Piecing together a monument from fragments is one of the most rewarding archaeological activities. Zevi and Pensabene succeeded in doing so in 1971, when they presented the reconstruction of an honorary arch to the south of the theatre (II,VII,2) and to the north of the Portico degli Archi Trionfali (V,XI,7), named after the arch.
The four corner piers of the arch flank the central entrance to the theatre (opus vittatum and opus latericium). Therefore the arch was also some sort of covered vestibule of the theatre. The piers are fairly small (the size ranges from 0.92 x 1.35 to 1.09 x 1.60 m.). The north-south distance between the piers (i.e. the width of the Decumanus) is c. 5.85 m. The west-east distance (along the theatre) is c. 13.65. Fragments have been found of the marble decoration: columns, architraves, friezes, and cornices.
In the area to the south of the theatre fragments were found of a huge marble inscription (c. 6.30 x 1.80 m.), belonging to the arch. It will have been fastened in the upper east side, so that it was seen by those who came from Rome and entered the city through the Porta Romana. The letters may have been coloured. The following text has been proposed:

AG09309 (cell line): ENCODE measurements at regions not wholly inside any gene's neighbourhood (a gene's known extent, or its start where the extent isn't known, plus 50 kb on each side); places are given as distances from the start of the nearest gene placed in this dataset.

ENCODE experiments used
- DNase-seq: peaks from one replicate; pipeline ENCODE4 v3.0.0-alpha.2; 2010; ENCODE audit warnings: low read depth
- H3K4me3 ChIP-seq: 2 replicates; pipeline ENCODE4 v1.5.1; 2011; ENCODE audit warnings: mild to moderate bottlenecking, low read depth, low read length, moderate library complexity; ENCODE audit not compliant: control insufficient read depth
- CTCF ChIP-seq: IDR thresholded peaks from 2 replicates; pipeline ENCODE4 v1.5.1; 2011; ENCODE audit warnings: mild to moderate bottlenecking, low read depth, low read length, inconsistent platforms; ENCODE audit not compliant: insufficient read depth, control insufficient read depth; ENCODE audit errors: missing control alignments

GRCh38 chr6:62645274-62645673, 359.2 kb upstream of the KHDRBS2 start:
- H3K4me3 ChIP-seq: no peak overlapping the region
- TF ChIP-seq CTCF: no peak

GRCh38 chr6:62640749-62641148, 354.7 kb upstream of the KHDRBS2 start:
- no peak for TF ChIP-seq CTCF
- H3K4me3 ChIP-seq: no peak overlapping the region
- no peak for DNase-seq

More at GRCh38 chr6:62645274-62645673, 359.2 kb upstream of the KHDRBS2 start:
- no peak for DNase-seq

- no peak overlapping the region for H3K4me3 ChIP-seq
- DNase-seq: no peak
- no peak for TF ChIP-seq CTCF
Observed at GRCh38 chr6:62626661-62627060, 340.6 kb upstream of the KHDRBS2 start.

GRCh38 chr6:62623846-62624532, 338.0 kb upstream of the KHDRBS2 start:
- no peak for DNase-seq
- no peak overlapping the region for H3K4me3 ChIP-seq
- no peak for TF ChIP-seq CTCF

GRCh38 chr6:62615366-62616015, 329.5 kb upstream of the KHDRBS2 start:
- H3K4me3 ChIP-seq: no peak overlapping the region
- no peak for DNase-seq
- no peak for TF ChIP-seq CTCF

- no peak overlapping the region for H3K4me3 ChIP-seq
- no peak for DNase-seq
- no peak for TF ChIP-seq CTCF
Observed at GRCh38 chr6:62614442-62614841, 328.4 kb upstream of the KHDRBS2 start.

It is a dedication to Caracalla from 216 AD, probably by the "senate and people" of Ostia. Note that Caracalla, together with his father, was responsible for the rebuilding of the theatre. Nothing has been preserved of the word magno, but it is a likely addition. At the end of his reign Caracalla identified himself with Alexander the Great ("Magnus"). The year before, this identification had been expressed through paintings in the Sacello del Silvano (I,III,2). The phrase ac super omnes elevates the Emperor above all his predecessors.
The arch is mentioned in ancient literature in connection with the martyrdom of Cyriacus, which led to the building of the Oratorio cristiano (II,VII,1).
Plan of the arch. North is to the right.
After Zevi-Pensabene 1971, fig. 2.
Reconstruction drawing of the arch.
From the east.
From Zevi-Pensabene 1971, fig. 3.